Angina Pectoris (which is Latin for “Squeezing of the Chest”), or as it simply known, angina, is a condition in which a person feels tightness in the chest area. It has often been confused with a heart attack. In some cases, it has been just that; but basically angina can be caused by a combination of factors. There are two types of angina. One is stable angina, or the kind of angina that is most common. The other is unstable angina, which is rarer and potentially much more dangerous.  The kind of pains that are accompanied by angina includes such factors as: feelings of indigestion, heartburn, afeeling of weakness, nausea, cramps, and shortness of breath.

Persons can have bouts of angina usually following work involving heavy exertion or after eating a heavy meal. The heart muscles demands more blood than the narrow coronary arteries can produce. As a result, the person begins to feel a sharp pain in their chest. which can last from 1 to 15 minutes or even longer. What are the symptoms of angina? The following symptoms are: afeeling of tightness or pressure in the chest, in which the person feels as if their heart was being squeezed; aching sensations across the chest, particularly under the breastbone; the pains begins to spread, to the arms, neck, jaw or even the teeth.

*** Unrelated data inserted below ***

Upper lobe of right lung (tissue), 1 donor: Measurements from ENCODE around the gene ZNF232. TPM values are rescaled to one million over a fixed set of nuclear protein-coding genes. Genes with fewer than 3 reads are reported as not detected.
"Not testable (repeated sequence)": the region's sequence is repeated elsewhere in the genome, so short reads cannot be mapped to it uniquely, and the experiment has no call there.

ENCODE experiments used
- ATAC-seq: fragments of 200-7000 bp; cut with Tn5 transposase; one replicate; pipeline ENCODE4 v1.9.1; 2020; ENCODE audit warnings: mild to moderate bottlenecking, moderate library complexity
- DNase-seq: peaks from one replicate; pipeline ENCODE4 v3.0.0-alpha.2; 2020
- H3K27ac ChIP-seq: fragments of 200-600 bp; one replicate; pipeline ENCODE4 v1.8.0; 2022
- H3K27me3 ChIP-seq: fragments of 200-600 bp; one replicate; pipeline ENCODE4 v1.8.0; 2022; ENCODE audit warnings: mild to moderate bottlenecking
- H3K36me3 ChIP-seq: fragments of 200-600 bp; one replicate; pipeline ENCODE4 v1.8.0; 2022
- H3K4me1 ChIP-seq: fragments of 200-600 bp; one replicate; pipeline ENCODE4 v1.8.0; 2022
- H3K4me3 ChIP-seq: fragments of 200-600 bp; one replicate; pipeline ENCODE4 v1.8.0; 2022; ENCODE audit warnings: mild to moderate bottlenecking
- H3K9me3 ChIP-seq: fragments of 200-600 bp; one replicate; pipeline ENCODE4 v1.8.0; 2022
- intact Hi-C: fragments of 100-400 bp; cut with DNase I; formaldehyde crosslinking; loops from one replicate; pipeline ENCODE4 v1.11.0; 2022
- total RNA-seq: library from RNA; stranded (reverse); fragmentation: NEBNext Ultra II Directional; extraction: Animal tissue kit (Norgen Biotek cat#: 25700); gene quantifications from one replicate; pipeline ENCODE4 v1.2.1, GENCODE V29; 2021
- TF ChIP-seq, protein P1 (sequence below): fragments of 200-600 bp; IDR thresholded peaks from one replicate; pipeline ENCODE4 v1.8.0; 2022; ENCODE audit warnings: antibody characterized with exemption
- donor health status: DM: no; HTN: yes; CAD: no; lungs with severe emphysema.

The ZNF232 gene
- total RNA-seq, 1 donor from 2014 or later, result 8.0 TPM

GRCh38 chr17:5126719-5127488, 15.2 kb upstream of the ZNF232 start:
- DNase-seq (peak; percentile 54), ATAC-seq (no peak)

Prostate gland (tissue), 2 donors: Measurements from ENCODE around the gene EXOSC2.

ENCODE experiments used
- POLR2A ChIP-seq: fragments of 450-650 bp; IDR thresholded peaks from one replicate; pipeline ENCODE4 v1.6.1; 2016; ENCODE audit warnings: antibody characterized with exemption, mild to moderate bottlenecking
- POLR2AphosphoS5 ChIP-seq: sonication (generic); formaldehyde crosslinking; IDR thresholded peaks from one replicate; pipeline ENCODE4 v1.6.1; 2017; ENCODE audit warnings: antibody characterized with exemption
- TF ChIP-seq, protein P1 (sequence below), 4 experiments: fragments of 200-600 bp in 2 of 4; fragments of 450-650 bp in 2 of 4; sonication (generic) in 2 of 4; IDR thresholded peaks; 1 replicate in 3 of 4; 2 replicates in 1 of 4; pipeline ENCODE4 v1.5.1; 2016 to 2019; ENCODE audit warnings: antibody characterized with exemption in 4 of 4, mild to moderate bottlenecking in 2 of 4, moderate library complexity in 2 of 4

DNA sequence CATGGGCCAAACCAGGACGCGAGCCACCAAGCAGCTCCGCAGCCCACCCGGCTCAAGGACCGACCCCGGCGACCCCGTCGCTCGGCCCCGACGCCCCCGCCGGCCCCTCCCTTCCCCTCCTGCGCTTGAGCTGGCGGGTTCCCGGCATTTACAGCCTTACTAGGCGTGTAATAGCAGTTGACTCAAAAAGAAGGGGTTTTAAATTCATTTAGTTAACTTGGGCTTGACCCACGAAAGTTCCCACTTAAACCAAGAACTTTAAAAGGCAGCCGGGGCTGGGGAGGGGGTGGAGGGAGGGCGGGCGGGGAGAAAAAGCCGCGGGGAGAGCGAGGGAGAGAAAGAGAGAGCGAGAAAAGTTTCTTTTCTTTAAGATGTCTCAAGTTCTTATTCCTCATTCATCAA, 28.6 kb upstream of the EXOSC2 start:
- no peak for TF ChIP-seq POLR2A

If an individual has any of the above symptoms, they should see their physician immediately. They will require that the patient take an EKG (Electrocardiogram) test, or a heart stress test. If the patient shows signs of angina, they will be put on a treatment regimen. They will be atrongly advised to avoid such things as engaging in strenuous activites and eating heavy meals, and they may be even put on a certain diet. Angina can be overcome, but only by determination and following the physician’s complete instructions.

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